The Politics of Autism includes an extensive discussion of insurance and Medicaid services for adults with intellectual and developmental disabilities. Home and Community-Based Services (HCBS) are particularly important.
In the latest edition of the National Autism Indicators Report series, researchers at Drexel University’s A.J. Drexel Autism Institute explore how autistic individuals use Medicaid and how their service use changes across the lifespan – from infants to older adults – using data from the Centers for Medicaid and Medicare Services (CMS) from 2008-2016.
“Medicaid is a critical public benefit for an increasing number of autistic people,” said Anne Roux, a research scientist and director of the Policy Impact Project at the Autism Institute. “We found the number of autistic people enrolled in Medicaid tripled between 2008 and 2016 to nearly 600,000. Almost 70% of the enrollees were children.”
Today, the U.S. House of Representatives passed H.R. 2811, The Limit, Save, Grow Act of 2023, which includes radical new work requirements for Medicaid enrollees in exchange for lifting the debt ceiling. This Medicaid benefit test will harmfully transform our country’s primary health care for people with disabilities, deepen health inequities experienced by people with disabilities, and do little to boost employment. The Arc urges Senators and the President to reject this extreme benefit test and other harmful cuts contained in the bill as they work towards a deal to lift the debt ceiling.
The bill requires Medicaid beneficiaries to meet an 80-hour per month work-reporting requirement unless they meet an exemption. This doesn’t just apply to new enrollees or people eligible under the Affordable Care Act’s Medicaid expansion provisions – it applies to everyone ages 19-55 receiving Medicaid. Millions of enrollees will be forced to go through an obstacle course and navigate complicated red tape to keep coverage, including many who rely on home and community-based service waivers and Supplemental Security Income. The Congressional Budget Office estimates that 1.5 million adults will lose federal funding for their Medicaid coverage and the bill will cut Medicaid by an estimated $109 billion over the next decade.
“Medicaid is a lifeline for people with disabilities,” shared David Goldfarb, Director of Long-Term Supports and Services Policy at The Arc of the United States. “This policy not only undermines their access to life-sustaining health care and community living, but it also undermines their inclusion in the workforce. Navigating these complex and extreme benefit tests will be particularly difficult for people with intellectual and developmental disabilities, over 45% of which have a co-occurring health condition. In addition, many of the exemptions for the rule are vague and highly subject to the stigmas and biases of those with the power to determine eligibility. Millions of people who rely on these safety net programs will fall through the cracks in a system that is already difficult to grasp – and these changes will compound that problem.”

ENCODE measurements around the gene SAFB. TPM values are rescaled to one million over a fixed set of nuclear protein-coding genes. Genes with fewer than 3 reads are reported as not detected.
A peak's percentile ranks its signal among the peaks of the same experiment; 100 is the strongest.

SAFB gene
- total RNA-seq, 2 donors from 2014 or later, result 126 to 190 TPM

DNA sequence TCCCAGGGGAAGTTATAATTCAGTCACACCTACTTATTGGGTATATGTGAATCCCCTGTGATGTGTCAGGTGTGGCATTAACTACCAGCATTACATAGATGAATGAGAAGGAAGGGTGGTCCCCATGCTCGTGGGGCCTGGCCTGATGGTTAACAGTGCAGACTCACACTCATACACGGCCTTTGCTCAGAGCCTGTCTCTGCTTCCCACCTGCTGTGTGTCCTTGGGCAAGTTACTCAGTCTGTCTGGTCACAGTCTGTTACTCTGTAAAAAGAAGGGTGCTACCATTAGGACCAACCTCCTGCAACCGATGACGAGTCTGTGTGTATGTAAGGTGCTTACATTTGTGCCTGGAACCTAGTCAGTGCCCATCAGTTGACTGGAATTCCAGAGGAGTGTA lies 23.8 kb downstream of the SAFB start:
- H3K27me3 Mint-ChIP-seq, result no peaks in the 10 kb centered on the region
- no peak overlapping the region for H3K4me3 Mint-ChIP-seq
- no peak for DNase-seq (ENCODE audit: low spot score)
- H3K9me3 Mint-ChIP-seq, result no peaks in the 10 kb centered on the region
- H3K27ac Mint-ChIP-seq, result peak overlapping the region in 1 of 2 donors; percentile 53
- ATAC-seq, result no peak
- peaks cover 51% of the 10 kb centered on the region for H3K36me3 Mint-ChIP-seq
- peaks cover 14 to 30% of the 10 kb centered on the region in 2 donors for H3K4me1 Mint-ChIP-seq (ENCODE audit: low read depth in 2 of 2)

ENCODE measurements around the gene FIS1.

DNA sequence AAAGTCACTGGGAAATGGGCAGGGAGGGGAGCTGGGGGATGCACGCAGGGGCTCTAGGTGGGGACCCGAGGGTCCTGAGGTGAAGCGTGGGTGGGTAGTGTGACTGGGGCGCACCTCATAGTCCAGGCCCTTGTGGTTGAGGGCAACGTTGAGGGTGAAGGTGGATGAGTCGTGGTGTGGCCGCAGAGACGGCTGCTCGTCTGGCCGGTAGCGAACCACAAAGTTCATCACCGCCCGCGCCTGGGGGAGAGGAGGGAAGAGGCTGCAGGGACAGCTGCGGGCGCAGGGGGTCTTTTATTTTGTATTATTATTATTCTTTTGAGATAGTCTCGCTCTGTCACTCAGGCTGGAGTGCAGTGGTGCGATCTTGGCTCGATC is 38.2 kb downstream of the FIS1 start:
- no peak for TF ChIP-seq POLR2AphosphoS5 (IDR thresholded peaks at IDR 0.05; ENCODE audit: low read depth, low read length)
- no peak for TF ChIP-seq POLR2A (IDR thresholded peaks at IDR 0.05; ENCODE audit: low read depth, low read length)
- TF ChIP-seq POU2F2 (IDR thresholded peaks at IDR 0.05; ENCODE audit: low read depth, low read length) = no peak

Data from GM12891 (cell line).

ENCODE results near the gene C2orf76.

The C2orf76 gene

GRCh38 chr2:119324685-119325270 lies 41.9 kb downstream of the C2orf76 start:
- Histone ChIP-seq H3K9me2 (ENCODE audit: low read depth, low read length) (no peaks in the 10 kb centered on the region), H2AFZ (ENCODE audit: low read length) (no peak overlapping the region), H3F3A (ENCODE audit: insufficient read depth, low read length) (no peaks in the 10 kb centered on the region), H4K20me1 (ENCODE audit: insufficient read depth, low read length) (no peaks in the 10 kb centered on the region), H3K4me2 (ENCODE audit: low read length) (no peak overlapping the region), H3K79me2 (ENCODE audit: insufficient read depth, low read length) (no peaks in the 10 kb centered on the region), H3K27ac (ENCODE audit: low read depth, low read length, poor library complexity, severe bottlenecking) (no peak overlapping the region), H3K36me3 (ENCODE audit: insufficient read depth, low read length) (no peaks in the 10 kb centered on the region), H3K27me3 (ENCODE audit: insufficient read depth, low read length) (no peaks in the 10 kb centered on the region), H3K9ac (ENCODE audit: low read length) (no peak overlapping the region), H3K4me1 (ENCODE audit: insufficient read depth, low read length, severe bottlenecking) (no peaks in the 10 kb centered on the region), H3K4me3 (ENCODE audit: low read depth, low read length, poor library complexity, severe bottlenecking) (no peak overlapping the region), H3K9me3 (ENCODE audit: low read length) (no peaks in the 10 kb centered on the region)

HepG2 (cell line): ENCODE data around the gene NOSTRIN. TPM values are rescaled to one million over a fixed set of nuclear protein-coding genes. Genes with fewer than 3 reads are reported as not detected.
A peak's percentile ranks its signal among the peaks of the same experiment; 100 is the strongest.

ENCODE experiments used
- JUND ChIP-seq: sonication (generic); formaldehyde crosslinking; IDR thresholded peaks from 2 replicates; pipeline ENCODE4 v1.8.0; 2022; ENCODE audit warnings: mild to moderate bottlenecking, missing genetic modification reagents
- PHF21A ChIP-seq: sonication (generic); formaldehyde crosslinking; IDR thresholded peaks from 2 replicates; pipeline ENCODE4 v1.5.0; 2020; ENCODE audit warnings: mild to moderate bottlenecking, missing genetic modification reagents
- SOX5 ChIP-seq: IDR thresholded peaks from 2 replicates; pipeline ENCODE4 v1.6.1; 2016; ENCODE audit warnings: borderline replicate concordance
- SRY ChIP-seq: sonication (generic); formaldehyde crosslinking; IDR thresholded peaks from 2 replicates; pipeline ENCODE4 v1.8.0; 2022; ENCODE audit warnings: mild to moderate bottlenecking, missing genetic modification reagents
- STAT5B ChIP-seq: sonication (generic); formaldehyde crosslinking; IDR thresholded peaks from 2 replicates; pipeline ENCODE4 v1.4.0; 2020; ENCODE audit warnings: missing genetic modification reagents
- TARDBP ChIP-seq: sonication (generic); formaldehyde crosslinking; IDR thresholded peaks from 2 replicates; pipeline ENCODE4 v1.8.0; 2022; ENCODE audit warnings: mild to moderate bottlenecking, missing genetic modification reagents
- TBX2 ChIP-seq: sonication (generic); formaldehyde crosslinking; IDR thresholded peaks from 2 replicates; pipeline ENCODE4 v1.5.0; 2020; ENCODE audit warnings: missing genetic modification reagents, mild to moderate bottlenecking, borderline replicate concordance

People with disabilities would need a doctor or other medical professional to deem them “physically or mentally unfit for employment,” which is not a standardized disability determination. Many people with disabilities already face barriers to accessing health care and discrimination from providers, which, if this legislation passes, would now come with the risk of losing Medicaid coverage. There is also an exception for caregivers who give care to an “incapacitated person.” This terminology is vague, subjective, crude, and could extremely limit the definition of caregivers.
All of this chaos and administrative burden comes at the misguided hope that this new benefit test will boost employment opportunities and outcomes. In fact, most adults that utilize Medicaid are working, the majority of which are working full-time. Those who are not working or are working part-time face barriers to employment, such as having a disability or caregiving responsibilities. What’s more, Arkansas had a short-lived work requirement for Medicaid back in 2018, which failed to increase employment and caused 18,000 people to lose coverage. The reality is that having Medicaid supports people’s ability to join the workforce, not hinders it.
The proposal comes at a time when:states are expected to drop millions of beneficiaries due to the end of the Medicaid continuous coverage requirement during the COVID-19 pandemic;
over 650,000 people with disabilities desperately wait for home and community-based services, some of them for years;
and the nation is experiencing major labor shortages in health and long-term care.
Congress should be focusing on ways to expand access to services, not on cutting Medicaid.